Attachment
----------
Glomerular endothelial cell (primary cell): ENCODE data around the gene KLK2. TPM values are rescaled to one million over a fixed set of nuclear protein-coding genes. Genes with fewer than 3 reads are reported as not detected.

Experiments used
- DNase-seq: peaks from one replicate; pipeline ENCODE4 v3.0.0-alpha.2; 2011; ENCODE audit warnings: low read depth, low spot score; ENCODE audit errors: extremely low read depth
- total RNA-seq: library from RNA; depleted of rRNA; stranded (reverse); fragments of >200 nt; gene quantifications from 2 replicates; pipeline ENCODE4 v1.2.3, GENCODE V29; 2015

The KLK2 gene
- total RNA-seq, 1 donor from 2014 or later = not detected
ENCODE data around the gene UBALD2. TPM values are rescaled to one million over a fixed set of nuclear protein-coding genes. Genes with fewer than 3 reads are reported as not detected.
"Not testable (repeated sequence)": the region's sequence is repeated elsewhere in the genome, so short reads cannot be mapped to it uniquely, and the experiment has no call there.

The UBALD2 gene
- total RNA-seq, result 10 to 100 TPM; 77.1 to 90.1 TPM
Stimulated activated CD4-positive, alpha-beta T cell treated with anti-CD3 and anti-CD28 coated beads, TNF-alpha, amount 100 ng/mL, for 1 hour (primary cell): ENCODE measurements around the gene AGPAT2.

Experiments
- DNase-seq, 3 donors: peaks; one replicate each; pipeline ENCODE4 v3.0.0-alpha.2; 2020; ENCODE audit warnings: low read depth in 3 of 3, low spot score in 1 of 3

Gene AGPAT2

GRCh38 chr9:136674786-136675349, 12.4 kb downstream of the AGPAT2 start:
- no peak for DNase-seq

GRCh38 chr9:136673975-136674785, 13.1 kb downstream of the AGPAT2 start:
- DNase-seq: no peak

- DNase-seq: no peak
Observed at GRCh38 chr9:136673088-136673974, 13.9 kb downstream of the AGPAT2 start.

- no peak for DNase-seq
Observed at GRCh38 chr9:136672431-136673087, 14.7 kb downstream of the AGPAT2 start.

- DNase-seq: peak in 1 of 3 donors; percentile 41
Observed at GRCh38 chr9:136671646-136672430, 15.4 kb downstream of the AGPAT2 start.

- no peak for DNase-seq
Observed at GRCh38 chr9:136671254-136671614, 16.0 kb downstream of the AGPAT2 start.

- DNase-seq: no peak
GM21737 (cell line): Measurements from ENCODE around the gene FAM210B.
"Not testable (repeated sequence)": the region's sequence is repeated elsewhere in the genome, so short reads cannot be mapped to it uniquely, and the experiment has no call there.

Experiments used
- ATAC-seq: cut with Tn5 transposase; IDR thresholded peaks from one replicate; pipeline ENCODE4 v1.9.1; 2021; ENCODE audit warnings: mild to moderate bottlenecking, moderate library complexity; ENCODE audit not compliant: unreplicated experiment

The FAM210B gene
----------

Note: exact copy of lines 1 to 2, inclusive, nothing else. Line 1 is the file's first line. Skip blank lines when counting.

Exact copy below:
Glomerular endothelial cell (primary cell): ENCODE data around the gene KLK2. TPM values are rescaled to one million over a fixed set of nuclear protein-coding genes. Genes with fewer than 3 reads are reported as not detected.

Experiments used